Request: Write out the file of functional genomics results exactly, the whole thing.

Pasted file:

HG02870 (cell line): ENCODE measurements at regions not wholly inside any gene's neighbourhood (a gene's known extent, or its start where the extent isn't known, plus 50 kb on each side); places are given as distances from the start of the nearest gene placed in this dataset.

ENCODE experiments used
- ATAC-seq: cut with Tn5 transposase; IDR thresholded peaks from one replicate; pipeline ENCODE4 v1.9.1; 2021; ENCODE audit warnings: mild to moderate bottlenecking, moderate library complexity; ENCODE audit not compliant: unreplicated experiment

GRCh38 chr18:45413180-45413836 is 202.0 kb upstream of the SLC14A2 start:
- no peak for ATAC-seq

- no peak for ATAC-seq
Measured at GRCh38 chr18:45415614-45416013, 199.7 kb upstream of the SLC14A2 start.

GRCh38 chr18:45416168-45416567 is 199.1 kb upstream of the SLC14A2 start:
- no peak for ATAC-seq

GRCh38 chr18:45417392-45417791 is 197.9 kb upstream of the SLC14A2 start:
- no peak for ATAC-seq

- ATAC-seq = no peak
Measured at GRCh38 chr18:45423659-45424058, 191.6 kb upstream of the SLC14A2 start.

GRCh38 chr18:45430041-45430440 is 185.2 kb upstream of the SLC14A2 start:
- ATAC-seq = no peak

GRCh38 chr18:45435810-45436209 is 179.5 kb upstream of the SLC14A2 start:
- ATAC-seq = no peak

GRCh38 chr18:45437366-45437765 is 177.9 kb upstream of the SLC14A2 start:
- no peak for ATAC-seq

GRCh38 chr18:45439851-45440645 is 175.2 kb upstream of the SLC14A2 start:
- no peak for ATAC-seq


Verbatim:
HG02870 (cell line): ENCODE measurements at regions not wholly inside any gene's neighbourhood (a gene's known extent, or its start where the extent isn't known, plus 50 kb on each side); places are given as distances from the start of the nearest gene placed in this dataset.

ENCODE experiments used
- ATAC-seq: cut with Tn5 transposase; IDR thresholded peaks from one replicate; pipeline ENCODE4 v1.9.1; 2021; ENCODE audit warnings: mild to moderate bottlenecking, moderate library complexity; ENCODE audit not compliant: unreplicated experiment

GRCh38 chr18:45413180-45413836 is 202.0 kb upstream of the SLC14A2 start:
- no peak for ATAC-seq

- no peak for ATAC-seq
Measured at GRCh38 chr18:45415614-45416013, 199.7 kb upstream of the SLC14A2 start.

GRCh38 chr18:45416168-45416567 is 199.1 kb upstream of the SLC14A2 start:
- no peak for ATAC-seq

GRCh38 chr18:45417392-45417791 is 197.9 kb upstream of the SLC14A2 start:
- no peak for ATAC-seq

- ATAC-seq = no peak
Measured at GRCh38 chr18:45423659-45424058, 191.6 kb upstream of the SLC14A2 start.

GRCh38 chr18:45430041-45430440 is 185.2 kb upstream of the SLC14A2 start:
- ATAC-seq = no peak

GRCh38 chr18:45435810-45436209 is 179.5 kb upstream of the SLC14A2 start:
- ATAC-seq = no peak

GRCh38 chr18:45437366-45437765 is 177.9 kb upstream of the SLC14A2 start:
- no peak for ATAC-seq

GRCh38 chr18:45439851-45440645 is 175.2 kb upstream of the SLC14A2 start:
- no peak for ATAC-seq